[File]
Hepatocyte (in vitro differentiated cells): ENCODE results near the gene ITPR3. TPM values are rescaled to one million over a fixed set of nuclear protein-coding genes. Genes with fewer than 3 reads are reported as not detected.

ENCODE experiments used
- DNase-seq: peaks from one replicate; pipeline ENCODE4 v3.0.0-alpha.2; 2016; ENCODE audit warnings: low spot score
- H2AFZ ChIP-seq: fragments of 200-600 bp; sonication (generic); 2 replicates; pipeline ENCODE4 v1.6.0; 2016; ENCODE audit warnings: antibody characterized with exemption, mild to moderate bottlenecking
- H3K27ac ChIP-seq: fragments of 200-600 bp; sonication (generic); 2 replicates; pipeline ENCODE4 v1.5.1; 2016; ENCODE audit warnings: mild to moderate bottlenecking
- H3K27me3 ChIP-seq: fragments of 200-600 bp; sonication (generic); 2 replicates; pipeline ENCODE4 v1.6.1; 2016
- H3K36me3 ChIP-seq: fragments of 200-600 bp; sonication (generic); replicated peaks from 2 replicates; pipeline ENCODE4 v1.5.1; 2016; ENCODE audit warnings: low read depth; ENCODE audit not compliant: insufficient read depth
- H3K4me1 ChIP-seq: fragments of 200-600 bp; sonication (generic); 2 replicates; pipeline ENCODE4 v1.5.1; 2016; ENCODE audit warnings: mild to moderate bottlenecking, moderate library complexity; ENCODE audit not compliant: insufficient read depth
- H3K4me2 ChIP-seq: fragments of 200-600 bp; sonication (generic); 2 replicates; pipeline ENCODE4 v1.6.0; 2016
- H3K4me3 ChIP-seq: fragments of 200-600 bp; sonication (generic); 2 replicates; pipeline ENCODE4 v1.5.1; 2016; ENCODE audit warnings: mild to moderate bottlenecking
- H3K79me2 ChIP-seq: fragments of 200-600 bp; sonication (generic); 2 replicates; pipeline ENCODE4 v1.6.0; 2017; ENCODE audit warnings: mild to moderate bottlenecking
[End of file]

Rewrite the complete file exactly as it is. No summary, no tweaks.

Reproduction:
Hepatocyte (in vitro differentiated cells): ENCODE results near the gene ITPR3. TPM values are rescaled to one million over a fixed set of nuclear protein-coding genes. Genes with fewer than 3 reads are reported as not detected.

ENCODE experiments used
- DNase-seq: peaks from one replicate; pipeline ENCODE4 v3.0.0-alpha.2; 2016; ENCODE audit warnings: low spot score
- H2AFZ ChIP-seq: fragments of 200-600 bp; sonication (generic); 2 replicates; pipeline ENCODE4 v1.6.0; 2016; ENCODE audit warnings: antibody characterized with exemption, mild to moderate bottlenecking
- H3K27ac ChIP-seq: fragments of 200-600 bp; sonication (generic); 2 replicates; pipeline ENCODE4 v1.5.1; 2016; ENCODE audit warnings: mild to moderate bottlenecking
- H3K27me3 ChIP-seq: fragments of 200-600 bp; sonication (generic); 2 replicates; pipeline ENCODE4 v1.6.1; 2016
- H3K36me3 ChIP-seq: fragments of 200-600 bp; sonication (generic); replicated peaks from 2 replicates; pipeline ENCODE4 v1.5.1; 2016; ENCODE audit warnings: low read depth; ENCODE audit not compliant: insufficient read depth
- H3K4me1 ChIP-seq: fragments of 200-600 bp; sonication (generic); 2 replicates; pipeline ENCODE4 v1.5.1; 2016; ENCODE audit warnings: mild to moderate bottlenecking, moderate library complexity; ENCODE audit not compliant: insufficient read depth
- H3K4me2 ChIP-seq: fragments of 200-600 bp; sonication (generic); 2 replicates; pipeline ENCODE4 v1.6.0; 2016
- H3K4me3 ChIP-seq: fragments of 200-600 bp; sonication (generic); 2 replicates; pipeline ENCODE4 v1.5.1; 2016; ENCODE audit warnings: mild to moderate bottlenecking
- H3K79me2 ChIP-seq: fragments of 200-600 bp; sonication (generic); 2 replicates; pipeline ENCODE4 v1.6.0; 2017; ENCODE audit warnings: mild to moderate bottlenecking